Occupy Portland protesters arrested inside Wells Fargo Bank


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Protesters in Portland made it into a Wells Fargo Bank branch Thursday and managed to plant themselves there briefly before being hauled away by police -- the most visible incident in a noisy but largely peaceful march through the city’s downtown bank district.

Two street marches in Seattle, meanwhile, were poised to get underway in the afternoon near the University of Washington to protest state budget cuts that have chiseled jobs and strangled higher education.


The mood in the Pacific Northwest -- a region with a deep tradition of street protest theater -- was raucous, celebratory and so far, except for a bit of shoving, lacking the kind of clashes with police that have erupted in recent days.

FULL COVERAGE: Occupy protests around the nation

Occupy Portland activists with drums and hand-scrawled signs paraded in tight circles outside the offices of Chase Bank, U.S. Bank and others, but many financial institutions appeared to have locked their doors and hired extra security to guard the windows.

‘Due to Occupy Portland the building has been locked down until further notice,’ said a sign on the door of Chase Bank.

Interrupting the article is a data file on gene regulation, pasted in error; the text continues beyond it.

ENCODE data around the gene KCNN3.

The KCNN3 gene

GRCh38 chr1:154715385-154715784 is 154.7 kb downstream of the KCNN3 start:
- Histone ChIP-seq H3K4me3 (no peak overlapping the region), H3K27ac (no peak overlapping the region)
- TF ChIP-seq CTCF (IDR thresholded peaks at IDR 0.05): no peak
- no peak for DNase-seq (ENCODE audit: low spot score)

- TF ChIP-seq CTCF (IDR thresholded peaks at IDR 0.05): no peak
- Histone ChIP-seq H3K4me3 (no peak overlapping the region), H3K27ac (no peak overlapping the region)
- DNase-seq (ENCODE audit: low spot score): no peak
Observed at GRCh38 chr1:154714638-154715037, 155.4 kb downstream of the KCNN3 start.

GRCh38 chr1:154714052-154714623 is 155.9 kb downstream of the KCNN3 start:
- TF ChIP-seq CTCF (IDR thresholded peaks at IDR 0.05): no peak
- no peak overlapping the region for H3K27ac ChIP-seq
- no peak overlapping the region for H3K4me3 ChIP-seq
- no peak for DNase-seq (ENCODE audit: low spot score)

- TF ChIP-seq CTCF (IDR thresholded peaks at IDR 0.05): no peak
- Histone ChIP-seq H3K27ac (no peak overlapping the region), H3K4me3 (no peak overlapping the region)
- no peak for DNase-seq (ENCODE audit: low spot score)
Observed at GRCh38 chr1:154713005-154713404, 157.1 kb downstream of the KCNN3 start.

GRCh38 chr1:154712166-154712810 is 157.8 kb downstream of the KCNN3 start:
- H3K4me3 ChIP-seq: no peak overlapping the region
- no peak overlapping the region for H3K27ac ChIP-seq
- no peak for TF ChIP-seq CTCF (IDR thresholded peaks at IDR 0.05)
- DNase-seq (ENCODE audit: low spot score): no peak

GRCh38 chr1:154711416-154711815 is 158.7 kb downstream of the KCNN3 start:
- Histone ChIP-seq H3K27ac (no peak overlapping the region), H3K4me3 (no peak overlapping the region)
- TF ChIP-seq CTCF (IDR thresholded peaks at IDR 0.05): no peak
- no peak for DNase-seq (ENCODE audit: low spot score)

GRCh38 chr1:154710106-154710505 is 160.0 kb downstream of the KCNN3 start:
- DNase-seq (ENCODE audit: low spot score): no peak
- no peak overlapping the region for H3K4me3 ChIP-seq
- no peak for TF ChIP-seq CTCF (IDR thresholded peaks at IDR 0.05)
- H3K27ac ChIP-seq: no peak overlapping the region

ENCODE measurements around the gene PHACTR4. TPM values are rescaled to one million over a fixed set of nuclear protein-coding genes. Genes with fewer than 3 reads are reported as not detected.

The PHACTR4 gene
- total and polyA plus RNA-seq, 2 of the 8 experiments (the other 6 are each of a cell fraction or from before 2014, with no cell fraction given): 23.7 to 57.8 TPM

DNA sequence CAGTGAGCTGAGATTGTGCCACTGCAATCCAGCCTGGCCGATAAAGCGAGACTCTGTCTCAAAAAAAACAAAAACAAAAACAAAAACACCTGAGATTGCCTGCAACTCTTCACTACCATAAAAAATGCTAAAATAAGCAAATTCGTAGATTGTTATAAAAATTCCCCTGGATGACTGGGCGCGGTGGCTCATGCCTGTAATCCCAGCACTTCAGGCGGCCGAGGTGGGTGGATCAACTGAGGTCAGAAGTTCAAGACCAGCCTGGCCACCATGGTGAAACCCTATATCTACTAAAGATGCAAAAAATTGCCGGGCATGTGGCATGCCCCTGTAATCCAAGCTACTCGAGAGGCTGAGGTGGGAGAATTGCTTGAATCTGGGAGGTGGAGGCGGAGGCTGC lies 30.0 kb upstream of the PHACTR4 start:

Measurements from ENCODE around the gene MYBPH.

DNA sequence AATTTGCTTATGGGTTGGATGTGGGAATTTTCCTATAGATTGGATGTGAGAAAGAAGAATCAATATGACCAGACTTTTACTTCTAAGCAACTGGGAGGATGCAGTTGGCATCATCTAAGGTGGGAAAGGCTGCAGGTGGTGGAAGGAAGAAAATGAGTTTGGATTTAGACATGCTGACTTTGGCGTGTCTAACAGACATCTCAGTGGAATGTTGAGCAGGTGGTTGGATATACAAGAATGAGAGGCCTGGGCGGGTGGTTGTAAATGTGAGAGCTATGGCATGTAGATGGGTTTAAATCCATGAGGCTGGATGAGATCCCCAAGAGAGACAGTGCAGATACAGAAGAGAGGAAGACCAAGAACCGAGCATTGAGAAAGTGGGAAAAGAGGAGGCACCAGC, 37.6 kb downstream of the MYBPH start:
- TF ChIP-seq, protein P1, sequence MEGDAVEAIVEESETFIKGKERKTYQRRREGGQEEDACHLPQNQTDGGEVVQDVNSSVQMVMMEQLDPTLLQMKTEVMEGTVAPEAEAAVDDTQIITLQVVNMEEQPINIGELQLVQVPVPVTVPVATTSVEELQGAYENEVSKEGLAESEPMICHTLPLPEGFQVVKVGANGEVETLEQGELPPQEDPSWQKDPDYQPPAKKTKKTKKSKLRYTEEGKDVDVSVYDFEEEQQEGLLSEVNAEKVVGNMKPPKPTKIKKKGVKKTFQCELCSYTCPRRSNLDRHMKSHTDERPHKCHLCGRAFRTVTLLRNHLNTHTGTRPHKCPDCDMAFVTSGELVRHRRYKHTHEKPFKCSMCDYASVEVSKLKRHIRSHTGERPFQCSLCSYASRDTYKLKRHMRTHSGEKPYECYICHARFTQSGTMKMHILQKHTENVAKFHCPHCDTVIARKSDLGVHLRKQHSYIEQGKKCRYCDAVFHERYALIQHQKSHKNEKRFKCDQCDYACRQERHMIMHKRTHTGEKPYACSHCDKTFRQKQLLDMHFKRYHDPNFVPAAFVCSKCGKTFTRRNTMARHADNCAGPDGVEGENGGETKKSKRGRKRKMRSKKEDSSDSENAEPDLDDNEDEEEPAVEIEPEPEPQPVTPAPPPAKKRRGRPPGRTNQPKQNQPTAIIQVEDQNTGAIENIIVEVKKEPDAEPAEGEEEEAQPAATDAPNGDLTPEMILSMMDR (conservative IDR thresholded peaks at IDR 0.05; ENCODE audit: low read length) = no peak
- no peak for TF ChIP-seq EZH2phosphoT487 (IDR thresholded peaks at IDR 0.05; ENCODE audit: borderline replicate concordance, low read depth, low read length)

At one point, a U.S. flag was pulled down and re-raised upside down. ‘We shut down the banks today because they shut down our economy,’ a speaker at a rally at Portland’s Waterfront Park said before at least several hundred marchers set off through the streets.

Portland Police Bureau spokesman Sgt. Pete Simpson said 25 people were arrested on suspicion of disorderly conduct earlier in the day when they refused to move off the east end of Steel Bridge. At the Wells Fargo Bank branch, he said, several people -- TV news reports put the number at about 10 -- were taken into custody when they managed to get inside the bank.


‘They sat down in some kind of protest, and refused to leave,’ Simpson said in an interview. He said police mainly were focusing on keeping marchers out of the street. ‘We’re trying to contain it to the sidewalks as best we can and get people moving.’

In Seattle, some confusion arose as two separate marches were planned at mid-afternoon, one commencing from the remnants of the Occupy Seattle encampment at Seattle Central Community College and moving toward the University of Washington, one originating near the university under the auspices of local labor unions and the Washington Community Action Network.

Occupy Seattle organizers said that, whatever the routes, the goal was a joint city-wide rally to highlight issues of importance to students.

In both Northwest cities, rally organizers were emphasizing the need to avoid violence and keep peace with the police. One Portland activist addressed the appeal via Twitter to the Portland Police Bureau --which regularly tweets its own news of the protests.

‘Be patient,’ the post urged. ‘For no other reason than patience = overtime. Overtime = Awesome holiday shopping.’


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-- Kim Murphy in Seattle